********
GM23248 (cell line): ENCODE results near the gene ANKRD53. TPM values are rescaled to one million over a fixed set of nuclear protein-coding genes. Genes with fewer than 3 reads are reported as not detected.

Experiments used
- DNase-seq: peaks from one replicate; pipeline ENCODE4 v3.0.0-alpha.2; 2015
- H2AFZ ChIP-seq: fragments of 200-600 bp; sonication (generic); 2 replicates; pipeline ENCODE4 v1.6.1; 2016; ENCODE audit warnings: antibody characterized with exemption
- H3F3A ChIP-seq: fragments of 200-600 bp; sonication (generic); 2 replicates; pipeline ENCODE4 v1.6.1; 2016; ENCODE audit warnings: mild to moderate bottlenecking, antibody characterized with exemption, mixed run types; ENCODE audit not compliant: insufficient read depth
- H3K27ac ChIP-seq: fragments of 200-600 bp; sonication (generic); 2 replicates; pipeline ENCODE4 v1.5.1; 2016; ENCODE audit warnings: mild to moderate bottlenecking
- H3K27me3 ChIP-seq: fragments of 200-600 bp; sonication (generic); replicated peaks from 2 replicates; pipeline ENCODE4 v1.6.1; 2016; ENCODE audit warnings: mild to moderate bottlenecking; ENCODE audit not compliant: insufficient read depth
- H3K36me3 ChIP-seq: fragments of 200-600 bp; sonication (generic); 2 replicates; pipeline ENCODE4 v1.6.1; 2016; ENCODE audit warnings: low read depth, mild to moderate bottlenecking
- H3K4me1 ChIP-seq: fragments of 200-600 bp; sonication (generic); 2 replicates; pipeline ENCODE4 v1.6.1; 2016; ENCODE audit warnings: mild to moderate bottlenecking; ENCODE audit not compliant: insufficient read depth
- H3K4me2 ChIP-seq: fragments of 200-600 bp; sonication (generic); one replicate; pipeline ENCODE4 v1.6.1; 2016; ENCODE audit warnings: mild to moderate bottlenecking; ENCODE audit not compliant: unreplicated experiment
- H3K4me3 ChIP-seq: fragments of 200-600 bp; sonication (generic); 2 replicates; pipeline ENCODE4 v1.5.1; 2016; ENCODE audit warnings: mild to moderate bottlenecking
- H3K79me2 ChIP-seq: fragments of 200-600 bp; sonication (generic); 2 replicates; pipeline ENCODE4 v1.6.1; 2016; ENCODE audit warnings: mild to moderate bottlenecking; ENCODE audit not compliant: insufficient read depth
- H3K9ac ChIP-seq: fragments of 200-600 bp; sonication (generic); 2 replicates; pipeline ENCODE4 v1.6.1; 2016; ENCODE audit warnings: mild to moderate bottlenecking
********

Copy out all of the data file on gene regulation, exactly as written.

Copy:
GM23248 (cell line): ENCODE results near the gene ANKRD53. TPM values are rescaled to one million over a fixed set of nuclear protein-coding genes. Genes with fewer than 3 reads are reported as not detected.

Experiments used
- DNase-seq: peaks from one replicate; pipeline ENCODE4 v3.0.0-alpha.2; 2015
- H2AFZ ChIP-seq: fragments of 200-600 bp; sonication (generic); 2 replicates; pipeline ENCODE4 v1.6.1; 2016; ENCODE audit warnings: antibody characterized with exemption
- H3F3A ChIP-seq: fragments of 200-600 bp; sonication (generic); 2 replicates; pipeline ENCODE4 v1.6.1; 2016; ENCODE audit warnings: mild to moderate bottlenecking, antibody characterized with exemption, mixed run types; ENCODE audit not compliant: insufficient read depth
- H3K27ac ChIP-seq: fragments of 200-600 bp; sonication (generic); 2 replicates; pipeline ENCODE4 v1.5.1; 2016; ENCODE audit warnings: mild to moderate bottlenecking
- H3K27me3 ChIP-seq: fragments of 200-600 bp; sonication (generic); replicated peaks from 2 replicates; pipeline ENCODE4 v1.6.1; 2016; ENCODE audit warnings: mild to moderate bottlenecking; ENCODE audit not compliant: insufficient read depth
- H3K36me3 ChIP-seq: fragments of 200-600 bp; sonication (generic); 2 replicates; pipeline ENCODE4 v1.6.1; 2016; ENCODE audit warnings: low read depth, mild to moderate bottlenecking
- H3K4me1 ChIP-seq: fragments of 200-600 bp; sonication (generic); 2 replicates; pipeline ENCODE4 v1.6.1; 2016; ENCODE audit warnings: mild to moderate bottlenecking; ENCODE audit not compliant: insufficient read depth
- H3K4me2 ChIP-seq: fragments of 200-600 bp; sonication (generic); one replicate; pipeline ENCODE4 v1.6.1; 2016; ENCODE audit warnings: mild to moderate bottlenecking; ENCODE audit not compliant: unreplicated experiment
- H3K4me3 ChIP-seq: fragments of 200-600 bp; sonication (generic); 2 replicates; pipeline ENCODE4 v1.5.1; 2016; ENCODE audit warnings: mild to moderate bottlenecking
- H3K79me2 ChIP-seq: fragments of 200-600 bp; sonication (generic); 2 replicates; pipeline ENCODE4 v1.6.1; 2016; ENCODE audit warnings: mild to moderate bottlenecking; ENCODE audit not compliant: insufficient read depth
- H3K9ac ChIP-seq: fragments of 200-600 bp; sonication (generic); 2 replicates; pipeline ENCODE4 v1.6.1; 2016; ENCODE audit warnings: mild to moderate bottlenecking